City Hall Watch: Environmental Performance of Calgary Transit

Transit is key to Fast & Fair Climate Action. How is Calgary doing?

The City of Calgary recently released their conclusions regarding the environmental performances of Calgary Transit, as part of the Transportation Department Environmental Performance report. Several key points attracted our attention.

First, a 12% decrease in energy consumption for the Transportation Department was noted between 2019 and 2020. In terms of emissions, this resulted in a 17% decrease of CO2 emissions throughout the whole department.

The report attributes most of this decrease to a reduced ridership due to the pandemic (48% of 2019 level). Calgary Transit accounts for the largest part of the GHG emissions of the Transportation Department in a normal year, but was down to 39% in 2020 after adjusting bus services. However, there were other explanations emphasized in the report:

  • Fleet right-sizing, with the replacement of old diesel-fueled buses by smaller gasoline-fueled vehicles
  • Use of technology for existing vehicles to lower fuel consumption

While those decisions have a relatively significant impact, the City of Calgary stated in its Climate Resilience Strategy, adopted in 2018, that “fuel switching for vehicles […] is the most significant opportunity to reduce emissions and energy costs in the transportation sector”, as transportation currently accounts for a third of GHG emissions for the entire city.

Currently, the vehicle electrification for Calgary's transit fleet is still in draft form, with the pilot scheduled to start in 2022.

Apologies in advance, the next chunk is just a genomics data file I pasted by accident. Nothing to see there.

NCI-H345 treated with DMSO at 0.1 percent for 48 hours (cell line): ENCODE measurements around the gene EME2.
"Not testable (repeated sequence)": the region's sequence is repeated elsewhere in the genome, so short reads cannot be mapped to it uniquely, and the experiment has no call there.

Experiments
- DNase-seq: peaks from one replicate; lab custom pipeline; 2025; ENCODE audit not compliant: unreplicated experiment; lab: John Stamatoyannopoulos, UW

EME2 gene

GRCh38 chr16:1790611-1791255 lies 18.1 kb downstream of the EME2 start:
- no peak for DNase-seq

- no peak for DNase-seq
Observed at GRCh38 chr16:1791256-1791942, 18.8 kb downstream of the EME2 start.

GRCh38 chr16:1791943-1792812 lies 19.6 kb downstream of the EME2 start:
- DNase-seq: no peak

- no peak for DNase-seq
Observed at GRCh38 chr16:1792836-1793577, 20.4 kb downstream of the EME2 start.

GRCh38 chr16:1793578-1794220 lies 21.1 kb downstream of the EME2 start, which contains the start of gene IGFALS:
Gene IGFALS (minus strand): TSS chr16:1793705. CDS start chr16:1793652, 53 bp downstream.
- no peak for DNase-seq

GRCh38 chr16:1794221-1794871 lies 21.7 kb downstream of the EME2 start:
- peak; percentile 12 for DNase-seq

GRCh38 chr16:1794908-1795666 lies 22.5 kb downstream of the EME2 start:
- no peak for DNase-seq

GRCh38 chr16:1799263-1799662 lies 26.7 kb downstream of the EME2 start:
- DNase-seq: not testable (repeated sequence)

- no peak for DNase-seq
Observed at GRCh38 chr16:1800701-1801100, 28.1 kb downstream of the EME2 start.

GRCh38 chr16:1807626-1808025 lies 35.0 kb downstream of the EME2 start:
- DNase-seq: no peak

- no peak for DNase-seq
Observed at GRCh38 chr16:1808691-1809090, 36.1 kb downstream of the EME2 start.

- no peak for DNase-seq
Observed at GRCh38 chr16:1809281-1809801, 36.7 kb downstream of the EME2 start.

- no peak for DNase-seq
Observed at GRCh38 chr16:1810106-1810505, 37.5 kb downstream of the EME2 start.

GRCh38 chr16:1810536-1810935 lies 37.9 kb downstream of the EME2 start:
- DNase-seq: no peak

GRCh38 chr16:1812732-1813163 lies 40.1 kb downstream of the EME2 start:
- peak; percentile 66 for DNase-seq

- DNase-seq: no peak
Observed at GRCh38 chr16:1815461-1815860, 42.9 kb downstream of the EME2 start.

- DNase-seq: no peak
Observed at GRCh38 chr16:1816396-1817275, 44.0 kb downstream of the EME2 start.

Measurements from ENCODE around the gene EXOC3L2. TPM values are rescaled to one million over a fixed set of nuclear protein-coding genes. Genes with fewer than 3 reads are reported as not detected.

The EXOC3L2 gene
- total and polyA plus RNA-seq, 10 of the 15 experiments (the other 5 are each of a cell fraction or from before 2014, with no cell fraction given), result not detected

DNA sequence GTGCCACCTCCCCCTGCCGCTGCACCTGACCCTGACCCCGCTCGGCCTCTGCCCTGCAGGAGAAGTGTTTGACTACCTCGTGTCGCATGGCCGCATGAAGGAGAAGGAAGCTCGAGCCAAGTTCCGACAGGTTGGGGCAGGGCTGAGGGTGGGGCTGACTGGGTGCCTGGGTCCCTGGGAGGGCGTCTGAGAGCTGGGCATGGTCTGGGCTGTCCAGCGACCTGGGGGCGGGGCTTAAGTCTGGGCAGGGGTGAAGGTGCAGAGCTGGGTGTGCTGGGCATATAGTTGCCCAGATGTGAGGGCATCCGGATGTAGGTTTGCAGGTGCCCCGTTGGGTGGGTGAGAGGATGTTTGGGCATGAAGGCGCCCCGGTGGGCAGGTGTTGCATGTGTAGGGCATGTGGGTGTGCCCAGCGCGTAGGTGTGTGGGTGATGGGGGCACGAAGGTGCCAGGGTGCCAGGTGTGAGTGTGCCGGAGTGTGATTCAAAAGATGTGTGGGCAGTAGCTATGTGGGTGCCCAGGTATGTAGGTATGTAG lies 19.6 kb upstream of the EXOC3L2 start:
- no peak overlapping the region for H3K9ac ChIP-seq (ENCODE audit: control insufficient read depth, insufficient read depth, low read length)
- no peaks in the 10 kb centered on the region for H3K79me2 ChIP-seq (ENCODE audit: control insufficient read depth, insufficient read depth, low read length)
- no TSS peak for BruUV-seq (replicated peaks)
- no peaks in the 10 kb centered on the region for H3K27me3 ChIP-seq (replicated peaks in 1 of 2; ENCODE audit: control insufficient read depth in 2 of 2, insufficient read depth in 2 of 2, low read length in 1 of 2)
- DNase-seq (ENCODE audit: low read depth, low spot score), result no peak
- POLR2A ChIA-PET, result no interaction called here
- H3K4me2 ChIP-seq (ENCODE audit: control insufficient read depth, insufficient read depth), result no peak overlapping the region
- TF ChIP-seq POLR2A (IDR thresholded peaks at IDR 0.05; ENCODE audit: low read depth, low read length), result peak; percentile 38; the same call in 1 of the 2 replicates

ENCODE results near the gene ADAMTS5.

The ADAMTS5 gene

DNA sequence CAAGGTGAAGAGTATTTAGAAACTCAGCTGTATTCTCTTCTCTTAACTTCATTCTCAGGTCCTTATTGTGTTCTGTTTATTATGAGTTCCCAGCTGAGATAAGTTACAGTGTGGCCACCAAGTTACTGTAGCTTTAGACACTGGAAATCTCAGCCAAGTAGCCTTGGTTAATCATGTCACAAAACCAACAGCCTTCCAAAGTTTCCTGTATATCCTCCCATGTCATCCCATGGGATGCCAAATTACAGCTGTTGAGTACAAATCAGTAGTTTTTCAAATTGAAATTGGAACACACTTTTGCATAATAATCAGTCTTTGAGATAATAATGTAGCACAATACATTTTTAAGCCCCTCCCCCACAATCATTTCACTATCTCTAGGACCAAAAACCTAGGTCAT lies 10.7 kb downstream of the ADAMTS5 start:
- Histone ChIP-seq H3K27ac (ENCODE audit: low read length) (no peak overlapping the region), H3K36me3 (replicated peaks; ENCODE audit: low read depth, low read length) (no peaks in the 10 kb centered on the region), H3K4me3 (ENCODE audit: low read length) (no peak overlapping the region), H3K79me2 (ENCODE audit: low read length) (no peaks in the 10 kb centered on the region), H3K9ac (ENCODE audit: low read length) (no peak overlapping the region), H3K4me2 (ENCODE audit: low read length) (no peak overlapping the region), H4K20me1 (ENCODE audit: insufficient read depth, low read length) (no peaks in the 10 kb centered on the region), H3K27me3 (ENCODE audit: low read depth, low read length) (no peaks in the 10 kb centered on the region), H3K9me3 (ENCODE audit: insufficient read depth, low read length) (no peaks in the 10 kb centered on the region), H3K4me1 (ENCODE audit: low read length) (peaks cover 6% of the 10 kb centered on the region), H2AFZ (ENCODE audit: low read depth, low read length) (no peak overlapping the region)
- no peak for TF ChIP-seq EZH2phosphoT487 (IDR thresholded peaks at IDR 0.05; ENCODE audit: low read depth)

It should be noted that electric buses are already operating in cities such as Toronto and Edmonton

The report also places much hope in the future Green Line. A 2016 report determined that its operation would start to “break even” in terms of energy consumption, with as low as 18 passengers compared to the use of 18 cars, and can climb up to 58 times the efficiency of driving an individual vehicle. However, even if we finally saw the end of the provincial review last month, we are now aware that major infrastructure projects like this one can be subject to unexpected delays and in any case, not scheduled to be fully operational for several years.

The release of the IPCC’s latest report, together with the unprecedented heat and fires around the world this summer, brought home that it is time for immediate actions that will make a significant dent in the carbon emissions of the city. The global decrease observed within all departments between year 2019 and 2020 brings us only 0.4% below 2005 level (the objective is 40% by 2030).

[Image source: National Climate League standings, 2020]

Transit is an essential part of  Fast & Fair Climate Action.  With a civic election on October 18 and a federal election on September 20, it’s time to ask your candidates about transit that is low-emission as well as affordable, accessible, connected and convenient so that it is a viable alternative for everyone.

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Simon Savinel


Living the dream, supporting environmental initiatives in Canada at work and as an activist